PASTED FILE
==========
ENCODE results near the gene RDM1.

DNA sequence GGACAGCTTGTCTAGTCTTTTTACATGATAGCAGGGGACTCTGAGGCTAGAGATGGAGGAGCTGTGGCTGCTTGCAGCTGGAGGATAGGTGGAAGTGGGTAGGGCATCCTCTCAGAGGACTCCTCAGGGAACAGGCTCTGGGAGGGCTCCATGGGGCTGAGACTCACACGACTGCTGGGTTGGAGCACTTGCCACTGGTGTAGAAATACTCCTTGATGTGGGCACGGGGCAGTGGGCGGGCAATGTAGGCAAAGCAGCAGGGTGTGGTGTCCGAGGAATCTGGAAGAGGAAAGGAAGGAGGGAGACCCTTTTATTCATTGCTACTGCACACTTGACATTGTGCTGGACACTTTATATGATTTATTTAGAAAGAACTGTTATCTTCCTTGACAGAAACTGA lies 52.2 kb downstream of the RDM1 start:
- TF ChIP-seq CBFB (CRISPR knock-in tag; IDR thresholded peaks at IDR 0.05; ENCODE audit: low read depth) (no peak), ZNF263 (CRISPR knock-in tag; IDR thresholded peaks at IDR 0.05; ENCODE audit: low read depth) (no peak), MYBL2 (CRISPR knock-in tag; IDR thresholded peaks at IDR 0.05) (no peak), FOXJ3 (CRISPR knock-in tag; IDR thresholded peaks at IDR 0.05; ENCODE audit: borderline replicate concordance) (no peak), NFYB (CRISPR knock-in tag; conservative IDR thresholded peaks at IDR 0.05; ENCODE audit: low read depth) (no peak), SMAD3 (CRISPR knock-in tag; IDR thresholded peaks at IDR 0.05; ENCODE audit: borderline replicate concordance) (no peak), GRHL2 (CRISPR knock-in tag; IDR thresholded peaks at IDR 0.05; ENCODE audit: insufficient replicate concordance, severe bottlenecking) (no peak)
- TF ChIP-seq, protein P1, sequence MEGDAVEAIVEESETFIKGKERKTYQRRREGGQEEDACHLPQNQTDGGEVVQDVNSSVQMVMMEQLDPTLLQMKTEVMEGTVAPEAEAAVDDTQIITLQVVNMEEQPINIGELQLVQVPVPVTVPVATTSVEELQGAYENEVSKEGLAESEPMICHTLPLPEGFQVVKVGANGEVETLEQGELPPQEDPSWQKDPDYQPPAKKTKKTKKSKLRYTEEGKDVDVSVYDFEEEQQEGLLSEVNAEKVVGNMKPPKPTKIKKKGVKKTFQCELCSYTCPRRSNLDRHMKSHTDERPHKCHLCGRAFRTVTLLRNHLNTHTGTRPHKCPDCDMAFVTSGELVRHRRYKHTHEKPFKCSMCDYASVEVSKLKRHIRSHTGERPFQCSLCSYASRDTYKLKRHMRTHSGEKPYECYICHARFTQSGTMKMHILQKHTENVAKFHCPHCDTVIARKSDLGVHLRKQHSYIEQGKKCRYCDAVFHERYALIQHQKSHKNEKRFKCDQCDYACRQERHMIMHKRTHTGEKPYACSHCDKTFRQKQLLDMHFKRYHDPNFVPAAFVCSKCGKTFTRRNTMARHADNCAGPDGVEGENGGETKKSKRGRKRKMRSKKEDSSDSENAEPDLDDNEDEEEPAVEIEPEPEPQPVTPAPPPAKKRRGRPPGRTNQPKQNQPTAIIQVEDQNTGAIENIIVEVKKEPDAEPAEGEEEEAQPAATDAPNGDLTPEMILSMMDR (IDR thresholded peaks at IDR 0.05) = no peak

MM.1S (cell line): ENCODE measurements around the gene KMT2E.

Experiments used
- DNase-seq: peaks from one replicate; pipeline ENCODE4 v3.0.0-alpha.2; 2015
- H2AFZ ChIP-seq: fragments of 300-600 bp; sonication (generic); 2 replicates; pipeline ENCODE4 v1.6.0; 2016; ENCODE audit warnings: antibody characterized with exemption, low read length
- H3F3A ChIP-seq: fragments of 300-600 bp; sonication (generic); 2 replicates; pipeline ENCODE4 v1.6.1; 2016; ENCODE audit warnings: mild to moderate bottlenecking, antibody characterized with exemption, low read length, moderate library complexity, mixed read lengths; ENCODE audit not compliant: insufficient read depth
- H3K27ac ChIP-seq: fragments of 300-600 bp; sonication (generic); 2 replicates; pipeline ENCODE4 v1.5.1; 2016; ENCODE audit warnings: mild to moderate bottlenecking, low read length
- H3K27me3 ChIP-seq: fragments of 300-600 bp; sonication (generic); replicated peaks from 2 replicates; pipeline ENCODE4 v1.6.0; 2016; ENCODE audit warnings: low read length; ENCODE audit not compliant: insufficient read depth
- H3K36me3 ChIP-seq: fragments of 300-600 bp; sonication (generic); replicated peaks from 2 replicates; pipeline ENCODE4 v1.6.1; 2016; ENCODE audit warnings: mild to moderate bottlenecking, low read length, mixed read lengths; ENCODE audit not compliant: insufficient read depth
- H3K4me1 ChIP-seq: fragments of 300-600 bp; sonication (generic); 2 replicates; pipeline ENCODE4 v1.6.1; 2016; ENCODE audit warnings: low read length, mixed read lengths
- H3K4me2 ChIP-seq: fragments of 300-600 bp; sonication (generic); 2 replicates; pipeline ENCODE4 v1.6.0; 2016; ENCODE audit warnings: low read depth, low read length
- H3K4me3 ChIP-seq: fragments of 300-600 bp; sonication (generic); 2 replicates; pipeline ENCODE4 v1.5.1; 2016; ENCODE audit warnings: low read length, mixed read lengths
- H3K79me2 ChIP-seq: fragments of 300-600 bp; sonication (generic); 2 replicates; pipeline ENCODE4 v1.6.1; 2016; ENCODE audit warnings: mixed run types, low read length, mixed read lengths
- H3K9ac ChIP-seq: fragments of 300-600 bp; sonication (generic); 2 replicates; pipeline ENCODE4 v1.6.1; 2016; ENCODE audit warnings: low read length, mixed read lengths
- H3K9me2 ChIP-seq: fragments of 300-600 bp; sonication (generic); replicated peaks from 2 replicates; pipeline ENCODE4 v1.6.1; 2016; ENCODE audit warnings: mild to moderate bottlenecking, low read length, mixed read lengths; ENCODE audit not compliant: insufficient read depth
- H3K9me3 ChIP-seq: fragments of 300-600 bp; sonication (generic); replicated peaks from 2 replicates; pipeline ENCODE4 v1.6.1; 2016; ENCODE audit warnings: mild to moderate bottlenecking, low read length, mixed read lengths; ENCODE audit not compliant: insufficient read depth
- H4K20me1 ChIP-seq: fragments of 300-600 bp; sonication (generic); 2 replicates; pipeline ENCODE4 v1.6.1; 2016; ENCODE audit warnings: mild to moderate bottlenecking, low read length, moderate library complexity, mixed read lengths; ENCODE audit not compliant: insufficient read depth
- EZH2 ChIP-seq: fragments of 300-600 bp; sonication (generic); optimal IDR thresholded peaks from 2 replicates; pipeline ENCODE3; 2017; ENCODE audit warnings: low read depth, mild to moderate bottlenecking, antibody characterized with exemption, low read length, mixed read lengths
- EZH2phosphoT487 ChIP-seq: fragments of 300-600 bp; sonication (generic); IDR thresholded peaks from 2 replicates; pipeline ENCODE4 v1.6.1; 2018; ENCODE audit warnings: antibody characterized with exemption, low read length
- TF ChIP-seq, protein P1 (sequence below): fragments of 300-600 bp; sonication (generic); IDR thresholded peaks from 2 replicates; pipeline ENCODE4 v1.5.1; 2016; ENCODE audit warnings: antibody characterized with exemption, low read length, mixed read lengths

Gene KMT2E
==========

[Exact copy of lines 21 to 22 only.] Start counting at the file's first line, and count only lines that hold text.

- EZH2 ChIP-seq: fragments of 300-600 bp; sonication (generic); optimal IDR thresholded peaks from 2 replicates; pipeline ENCODE3; 2017; ENCODE audit warnings: low read depth, mild to moderate bottlenecking, antibody characterized with exemption, low read length, mixed read lengths
- EZH2phosphoT487 ChIP-seq: fragments of 300-600 bp; sonication (generic); IDR thresholded peaks from 2 replicates; pipeline ENCODE4 v1.6.1; 2018; ENCODE audit warnings: antibody characterized with exemption, low read length